The price of bigotry – LGBT discrimination costs Indonesia $12 billion a year


Jakarta, the capital of Indonesia

Discrimination against LGBT people in Indonesia is pervasive and limits their ability to fully contribute to the economy, says a new report.

LGBT Exclusion in Indonesia and Its Economic Effects shows that the cost of discrimination to the Indonesian economy could range from nearly 900 million to 12 billion US dollars.

In the report, researchers from the Williams Institute said that Waria (an Indonesian term for transgender women and effeminate men) people are often unable to get work, stay in school, or open a bank account because the gender listed on their identification cards does not match their gender presentation.

LGBT people and those perceived as LGBT also report high levels of harassment in school, which may reduce educational attainment and reduce economic productivity later in life. In some regions, LGBT people rely heavily on work in the informal employment sector, particularly sex work and jobs in salons.

The authors further noted that studies of LGBT Indonesians show that most have experienced violence, resulting in increased economic burdens. Stress associated with prejudice produces higher rates of depression and suicide, impairing economic productivity, they said.

“To reach their full economic potential, LGBT people need to develop their human capital, or their abilities, skills, and knowledge. This report shows that LGBT Indonesians are often held back from reaching that point, which prevents them from contributing fully to the economy,” commented M.V. Lee Badgett, an economist who has conducted similar studies in other parts of the world.

Badgett compared the Indonesian economy to that of India where similar research has been completed. “If we draw on research from India, we would estimate that the loss resulting from LGBT exclusion in Indonesia would be from 0.1 percent to 1.4 percent of gross domestic product (GDP), or $862 million to $12 billion.”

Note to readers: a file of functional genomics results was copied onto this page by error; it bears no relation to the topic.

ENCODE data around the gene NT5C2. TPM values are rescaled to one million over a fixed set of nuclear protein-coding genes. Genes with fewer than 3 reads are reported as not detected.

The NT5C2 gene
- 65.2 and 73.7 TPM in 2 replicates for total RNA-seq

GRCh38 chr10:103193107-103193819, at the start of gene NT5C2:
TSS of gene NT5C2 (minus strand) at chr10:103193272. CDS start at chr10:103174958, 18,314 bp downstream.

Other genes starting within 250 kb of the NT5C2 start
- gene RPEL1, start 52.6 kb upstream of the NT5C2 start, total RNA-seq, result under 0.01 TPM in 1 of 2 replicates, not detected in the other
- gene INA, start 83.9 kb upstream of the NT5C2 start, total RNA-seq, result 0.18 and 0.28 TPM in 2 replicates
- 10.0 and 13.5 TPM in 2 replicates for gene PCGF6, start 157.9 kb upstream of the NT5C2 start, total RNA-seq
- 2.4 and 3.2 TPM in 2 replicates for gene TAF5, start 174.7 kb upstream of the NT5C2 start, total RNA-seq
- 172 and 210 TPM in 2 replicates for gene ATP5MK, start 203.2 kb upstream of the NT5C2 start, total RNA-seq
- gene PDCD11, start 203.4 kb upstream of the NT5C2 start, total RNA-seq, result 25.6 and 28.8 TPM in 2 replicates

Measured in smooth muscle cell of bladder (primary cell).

The report shows that public attitudes in Indonesia are far less accepting of homosexuality than attitudes in India, so this estimate of Indonesia’s estimated financial loss is considered conservative, the authors added.

Human Rights Watch has called on French President François Hollande, who is visiting Indonesia this week, to publicly urge the Indonesian government to address the country’s persistent human rights problems, including a “surge in threats, intimidation, and violence” against LGBT people and activists.

“Hollande should press [Indonesian President] Jokowi to publicly condemn the anti-LGBT violence and harassment, and make a commitment to protect Indonesia’s LGBT population,” said the group.

Homosexuality is legal in Indonesia, except for Aceh province. The national government allowed the province to introduce a by-law through which Muslims found guilty of homosexuality face up to 100 lashes and up to 100 months in prison.

Stigma and discrimination, however, is widespread and has grown in recent years – including intimidation and harassment of LGBT people by religious extremist groups. In November, police arrested 13 men at a gay party, despite them breaking no law.

Local government and education officials have also called for discriminatory anti-LGBT measures, including suggesting bans on LGBT student groups on university campuses and ordering police to halt an HIV outreach event for gay and bisexual men.

Communication and broadcasting bureaucrats also moved to block LGBT content in the media and ordered social media and messaging apps to remove same-sex themed emoticons from their services.

The Indonesian Psychiatrists’ Association has affirmed that it still views homosexuality as a mental disorder, while Defence Minister Ryamizard Ryacudu claimed that LGBT people are a threat to the country.

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